Stop Food Waste Day – Small changes you can make at home

To mark Stop Food Waste Day 2022, food services business Compass Group has today published a food waste cookbook to minimise the amount of food that gets thrown away at home and help take the pressure off already-stretched household budgets.

Featuring recipes from 45 chefs across 30 countries, Compass Group’s new recipe book includes a range of delicious starters, main courses and desserts; each thoughtfully created using ingredients that most commonly go to waste in home kitchens, including stale bread, bruised fruit & vegetables, and discarded peels.  

The free resource also includes a list of 10 handy tips for home cooks from Compass Group’s professional chefs designed to inspire families to adjust their daily food habits and maximise the potential of the food they buy, benefitting not only the environment but their pockets too. 

10 TIPS TO STOP FOOD WASTE AT HOME 

  1. MAKE A LISTthe average family of four loses $3,800 a year on wasted food. Plan ahead by making a list and only buying what you know you’ll need. 
  2. LEARN THE ART OF FREEZING – Each of us throws away around 130kgs of food each year. Get in the habit of freezing leftovers, bread, vegetables and fruit, instead of tossing them in the bin. 
  3. HELP SAVE WATER – Wasting 500g of beef is equivalent to running the shower for 370 minutes. The longer meat is left out in room temperature, the quicker it will spoil. Always shop for meat, poultry and seafood last and go directly home to put it away. 
  4. REVIVE YOUR VEGGIES – A quick soak in ice water for 5-10 minutes can revive wilted veggies. Even if they can’t be restored, some vegetables you intended to eat raw in your salad can still shine in a cooked dish. 
  5. LESS AIR = LESS FREEZER BURN – This is what happens when food oxidizes in the freezer. You probably won’t eat a whole loaf of bread at once, so slice it up and pop it in the freezer. Always squeeze any excess air from plastic bags and containers as, while freezer burn is harmless, it does affect taste.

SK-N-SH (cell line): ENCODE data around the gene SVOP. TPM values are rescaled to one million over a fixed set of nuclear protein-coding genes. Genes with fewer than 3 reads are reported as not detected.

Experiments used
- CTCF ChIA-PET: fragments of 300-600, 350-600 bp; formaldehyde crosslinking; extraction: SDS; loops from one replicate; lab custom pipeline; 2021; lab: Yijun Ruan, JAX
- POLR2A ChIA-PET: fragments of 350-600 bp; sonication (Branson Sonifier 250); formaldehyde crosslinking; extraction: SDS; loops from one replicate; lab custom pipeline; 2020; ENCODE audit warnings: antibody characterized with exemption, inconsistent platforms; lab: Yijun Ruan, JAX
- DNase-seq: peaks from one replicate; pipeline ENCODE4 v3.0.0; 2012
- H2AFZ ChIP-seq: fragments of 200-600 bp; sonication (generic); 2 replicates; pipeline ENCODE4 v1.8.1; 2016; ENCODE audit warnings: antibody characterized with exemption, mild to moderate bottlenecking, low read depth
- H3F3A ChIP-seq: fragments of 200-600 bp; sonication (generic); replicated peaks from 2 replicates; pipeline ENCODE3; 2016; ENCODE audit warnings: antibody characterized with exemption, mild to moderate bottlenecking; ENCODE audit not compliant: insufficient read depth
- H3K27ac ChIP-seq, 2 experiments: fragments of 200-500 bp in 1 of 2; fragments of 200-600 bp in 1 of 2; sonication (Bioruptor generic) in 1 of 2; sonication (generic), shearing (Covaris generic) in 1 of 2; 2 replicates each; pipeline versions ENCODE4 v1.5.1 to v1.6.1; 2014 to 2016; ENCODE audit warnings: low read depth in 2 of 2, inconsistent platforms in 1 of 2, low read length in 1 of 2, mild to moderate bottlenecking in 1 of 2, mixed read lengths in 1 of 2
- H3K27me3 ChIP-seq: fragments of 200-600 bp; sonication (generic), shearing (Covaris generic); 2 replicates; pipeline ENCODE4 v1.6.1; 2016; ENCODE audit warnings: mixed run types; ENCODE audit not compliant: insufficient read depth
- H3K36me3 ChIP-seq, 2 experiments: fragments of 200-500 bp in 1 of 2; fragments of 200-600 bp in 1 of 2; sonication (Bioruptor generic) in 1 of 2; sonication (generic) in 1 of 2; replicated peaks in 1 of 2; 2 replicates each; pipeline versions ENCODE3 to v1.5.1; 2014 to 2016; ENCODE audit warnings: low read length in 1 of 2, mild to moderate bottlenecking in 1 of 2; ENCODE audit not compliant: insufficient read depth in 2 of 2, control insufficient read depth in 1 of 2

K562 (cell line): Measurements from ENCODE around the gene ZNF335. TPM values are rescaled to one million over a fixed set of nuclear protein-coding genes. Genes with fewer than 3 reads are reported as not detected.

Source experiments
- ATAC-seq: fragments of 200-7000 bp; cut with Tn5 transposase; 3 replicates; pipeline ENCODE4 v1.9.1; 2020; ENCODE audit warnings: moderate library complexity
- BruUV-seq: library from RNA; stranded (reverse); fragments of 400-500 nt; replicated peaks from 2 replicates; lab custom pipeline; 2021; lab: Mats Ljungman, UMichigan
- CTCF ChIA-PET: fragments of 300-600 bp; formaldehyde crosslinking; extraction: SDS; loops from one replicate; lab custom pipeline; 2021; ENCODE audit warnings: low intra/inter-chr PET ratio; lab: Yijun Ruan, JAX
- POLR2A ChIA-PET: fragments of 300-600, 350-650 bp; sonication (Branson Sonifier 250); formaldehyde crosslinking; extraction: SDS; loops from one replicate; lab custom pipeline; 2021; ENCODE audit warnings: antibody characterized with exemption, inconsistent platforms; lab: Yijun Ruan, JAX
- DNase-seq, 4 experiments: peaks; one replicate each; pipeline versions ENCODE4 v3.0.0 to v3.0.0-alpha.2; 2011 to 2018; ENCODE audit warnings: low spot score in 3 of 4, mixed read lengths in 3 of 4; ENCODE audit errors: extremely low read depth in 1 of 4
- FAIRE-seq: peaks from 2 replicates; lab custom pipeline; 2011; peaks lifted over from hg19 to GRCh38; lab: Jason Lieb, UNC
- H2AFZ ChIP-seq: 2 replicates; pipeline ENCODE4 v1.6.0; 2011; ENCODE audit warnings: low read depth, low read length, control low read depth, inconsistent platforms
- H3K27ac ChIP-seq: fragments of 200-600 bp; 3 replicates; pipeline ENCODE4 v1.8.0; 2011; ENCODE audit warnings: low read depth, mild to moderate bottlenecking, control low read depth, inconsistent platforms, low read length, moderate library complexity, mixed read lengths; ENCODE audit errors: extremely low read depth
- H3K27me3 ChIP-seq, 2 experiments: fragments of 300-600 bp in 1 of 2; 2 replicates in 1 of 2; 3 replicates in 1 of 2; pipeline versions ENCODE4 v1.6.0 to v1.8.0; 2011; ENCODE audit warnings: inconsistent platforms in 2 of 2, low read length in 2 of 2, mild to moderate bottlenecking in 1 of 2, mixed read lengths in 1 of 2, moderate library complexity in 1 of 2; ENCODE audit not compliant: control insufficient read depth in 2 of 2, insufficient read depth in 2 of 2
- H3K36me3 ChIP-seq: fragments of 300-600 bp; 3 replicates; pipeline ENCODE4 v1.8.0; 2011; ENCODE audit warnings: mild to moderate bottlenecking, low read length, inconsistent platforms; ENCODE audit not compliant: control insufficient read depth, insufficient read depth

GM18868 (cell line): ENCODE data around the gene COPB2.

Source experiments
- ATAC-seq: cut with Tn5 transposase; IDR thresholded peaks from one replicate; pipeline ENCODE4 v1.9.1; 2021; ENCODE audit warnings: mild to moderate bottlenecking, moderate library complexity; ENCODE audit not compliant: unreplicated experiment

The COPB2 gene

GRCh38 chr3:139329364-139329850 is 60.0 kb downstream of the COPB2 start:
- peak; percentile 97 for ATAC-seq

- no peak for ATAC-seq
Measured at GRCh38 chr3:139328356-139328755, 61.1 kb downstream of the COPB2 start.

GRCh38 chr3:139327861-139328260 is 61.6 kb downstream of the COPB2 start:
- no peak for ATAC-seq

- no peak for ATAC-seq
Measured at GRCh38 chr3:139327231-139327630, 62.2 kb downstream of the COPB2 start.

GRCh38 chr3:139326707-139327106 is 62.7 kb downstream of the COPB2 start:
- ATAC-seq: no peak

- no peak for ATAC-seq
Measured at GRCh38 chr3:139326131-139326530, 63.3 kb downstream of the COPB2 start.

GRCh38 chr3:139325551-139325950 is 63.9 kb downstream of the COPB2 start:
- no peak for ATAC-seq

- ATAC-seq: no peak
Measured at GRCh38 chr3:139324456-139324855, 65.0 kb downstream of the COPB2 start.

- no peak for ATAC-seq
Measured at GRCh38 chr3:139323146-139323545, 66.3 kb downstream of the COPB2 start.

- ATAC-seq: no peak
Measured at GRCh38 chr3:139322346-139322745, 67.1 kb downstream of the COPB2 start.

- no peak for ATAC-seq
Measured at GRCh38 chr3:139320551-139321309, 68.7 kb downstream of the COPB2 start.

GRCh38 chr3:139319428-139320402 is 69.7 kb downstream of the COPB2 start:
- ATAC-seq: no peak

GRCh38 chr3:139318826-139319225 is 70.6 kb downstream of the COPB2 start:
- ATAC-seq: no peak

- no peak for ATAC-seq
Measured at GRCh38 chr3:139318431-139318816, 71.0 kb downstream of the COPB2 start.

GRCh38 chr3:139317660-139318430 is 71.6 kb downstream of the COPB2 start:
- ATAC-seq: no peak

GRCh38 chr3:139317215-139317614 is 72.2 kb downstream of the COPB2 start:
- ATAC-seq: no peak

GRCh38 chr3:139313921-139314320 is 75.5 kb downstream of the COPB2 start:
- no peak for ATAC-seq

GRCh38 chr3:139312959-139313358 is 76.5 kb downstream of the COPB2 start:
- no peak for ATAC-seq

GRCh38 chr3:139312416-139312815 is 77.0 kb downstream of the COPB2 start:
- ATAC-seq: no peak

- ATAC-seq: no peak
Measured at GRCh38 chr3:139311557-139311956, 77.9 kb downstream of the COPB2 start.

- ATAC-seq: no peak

6. OVERCOOKED ISN’T OVER FOR GOOD – Overcooked vegetables can always be transformed into soups or sauces. Just toss them in the blender with soup stock, milk, or cream. Vegetables like broccoli, carrots, cauliflower and potatoes are excellent for this. 
  7. DON’T BE BANANAS – Browning or spoiled bananas are perfectly fine to eat. Bruised parts of bananas may be easily cut away or used, while very brown bananas and frozen bananas are great for baking quick breads, muffins, or cakes. 
  8. WASTE LESS WITH KIDS – Start with small portions and minimise untouched food. We want our kids to try new foods, but studies show many children have to try a food up to 15 times before accepting it. You can always offer seconds when they’re interested. 
  9. USE IT UP – 90% of us throw away food too soon. Cook recipes during the week that will use up the food that’s about to go bad in your pantry or refrigerator. Just because your lettuce is wilted doesn’t mean it’s time to toss it. 
  10. GET CREATIVE – Food waste costs the Australian economy $20 billion each year. Avoid wasting food by seeing what needs to be used up before you go to the supermarket. Think of a meal to make with those items, check your kitchen cupboards for the rest of the ingredients and add missing pieces to the shopping list. 

The digital Stop Food Waste Day cookbook is available to download now from the Stop Food Waste Day website, which also includes further details of how individuals, families and businesses can get involved in the global #stopfoodwasteday movement. 

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